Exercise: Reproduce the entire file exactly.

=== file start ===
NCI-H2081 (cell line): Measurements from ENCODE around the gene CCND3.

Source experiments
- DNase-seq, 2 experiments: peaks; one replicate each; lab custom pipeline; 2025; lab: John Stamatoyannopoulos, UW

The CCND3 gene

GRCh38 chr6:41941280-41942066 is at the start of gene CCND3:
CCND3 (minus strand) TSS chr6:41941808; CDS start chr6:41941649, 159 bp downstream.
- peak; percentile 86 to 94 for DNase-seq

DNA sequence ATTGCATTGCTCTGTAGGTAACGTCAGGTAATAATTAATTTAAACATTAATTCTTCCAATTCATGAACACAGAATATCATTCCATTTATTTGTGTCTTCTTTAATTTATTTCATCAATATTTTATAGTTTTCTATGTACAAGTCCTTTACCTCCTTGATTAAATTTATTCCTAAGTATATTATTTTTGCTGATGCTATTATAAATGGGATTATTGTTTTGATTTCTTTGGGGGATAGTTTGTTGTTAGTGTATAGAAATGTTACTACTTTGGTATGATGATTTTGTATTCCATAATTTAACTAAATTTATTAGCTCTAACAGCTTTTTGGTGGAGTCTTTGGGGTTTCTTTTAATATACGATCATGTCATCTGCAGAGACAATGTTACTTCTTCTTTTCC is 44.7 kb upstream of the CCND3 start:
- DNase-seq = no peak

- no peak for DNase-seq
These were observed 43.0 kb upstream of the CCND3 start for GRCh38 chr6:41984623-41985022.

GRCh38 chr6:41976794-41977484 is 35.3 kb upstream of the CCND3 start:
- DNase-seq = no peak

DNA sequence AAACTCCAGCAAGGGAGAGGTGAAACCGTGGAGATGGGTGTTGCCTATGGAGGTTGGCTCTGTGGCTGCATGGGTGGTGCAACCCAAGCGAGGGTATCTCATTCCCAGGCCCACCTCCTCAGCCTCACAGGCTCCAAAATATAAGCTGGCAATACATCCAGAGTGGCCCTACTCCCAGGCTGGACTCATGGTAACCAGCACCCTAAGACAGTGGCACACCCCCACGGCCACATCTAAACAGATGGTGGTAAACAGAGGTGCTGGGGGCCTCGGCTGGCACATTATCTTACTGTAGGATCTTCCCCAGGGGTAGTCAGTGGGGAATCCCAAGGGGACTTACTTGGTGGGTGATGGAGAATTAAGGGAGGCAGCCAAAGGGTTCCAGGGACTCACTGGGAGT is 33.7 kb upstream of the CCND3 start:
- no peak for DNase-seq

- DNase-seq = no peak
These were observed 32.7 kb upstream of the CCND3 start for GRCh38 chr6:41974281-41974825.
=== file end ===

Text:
NCI-H2081 (cell line): Measurements from ENCODE around the gene CCND3.

Source experiments
- DNase-seq, 2 experiments: peaks; one replicate each; lab custom pipeline; 2025; lab: John Stamatoyannopoulos, UW

The CCND3 gene

GRCh38 chr6:41941280-41942066 is at the start of gene CCND3:
CCND3 (minus strand) TSS chr6:41941808; CDS start chr6:41941649, 159 bp downstream.
- peak; percentile 86 to 94 for DNase-seq

DNA sequence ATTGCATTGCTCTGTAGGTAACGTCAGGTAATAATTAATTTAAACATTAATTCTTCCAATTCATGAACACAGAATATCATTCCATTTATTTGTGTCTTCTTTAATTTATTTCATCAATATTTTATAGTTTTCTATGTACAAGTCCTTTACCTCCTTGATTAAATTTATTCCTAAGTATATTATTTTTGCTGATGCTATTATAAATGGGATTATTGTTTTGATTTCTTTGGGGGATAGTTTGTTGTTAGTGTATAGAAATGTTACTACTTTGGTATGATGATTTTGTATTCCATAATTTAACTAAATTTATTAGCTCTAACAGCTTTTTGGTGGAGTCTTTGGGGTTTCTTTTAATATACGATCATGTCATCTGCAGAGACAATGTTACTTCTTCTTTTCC is 44.7 kb upstream of the CCND3 start:
- DNase-seq = no peak

- no peak for DNase-seq
These were observed 43.0 kb upstream of the CCND3 start for GRCh38 chr6:41984623-41985022.

GRCh38 chr6:41976794-41977484 is 35.3 kb upstream of the CCND3 start:
- DNase-seq = no peak

DNA sequence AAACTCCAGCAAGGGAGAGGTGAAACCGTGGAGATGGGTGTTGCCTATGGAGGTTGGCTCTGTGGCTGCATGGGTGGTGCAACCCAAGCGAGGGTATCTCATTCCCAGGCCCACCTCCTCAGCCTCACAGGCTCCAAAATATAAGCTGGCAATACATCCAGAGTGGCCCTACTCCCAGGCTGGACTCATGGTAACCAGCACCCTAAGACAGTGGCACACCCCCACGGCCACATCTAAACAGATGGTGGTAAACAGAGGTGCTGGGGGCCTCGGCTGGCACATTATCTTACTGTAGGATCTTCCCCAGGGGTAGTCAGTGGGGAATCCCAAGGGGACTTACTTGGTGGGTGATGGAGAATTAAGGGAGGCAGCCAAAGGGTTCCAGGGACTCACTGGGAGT is 33.7 kb upstream of the CCND3 start:
- no peak for DNase-seq

- DNase-seq = no peak
These were observed 32.7 kb upstream of the CCND3 start for GRCh38 chr6:41974281-41974825.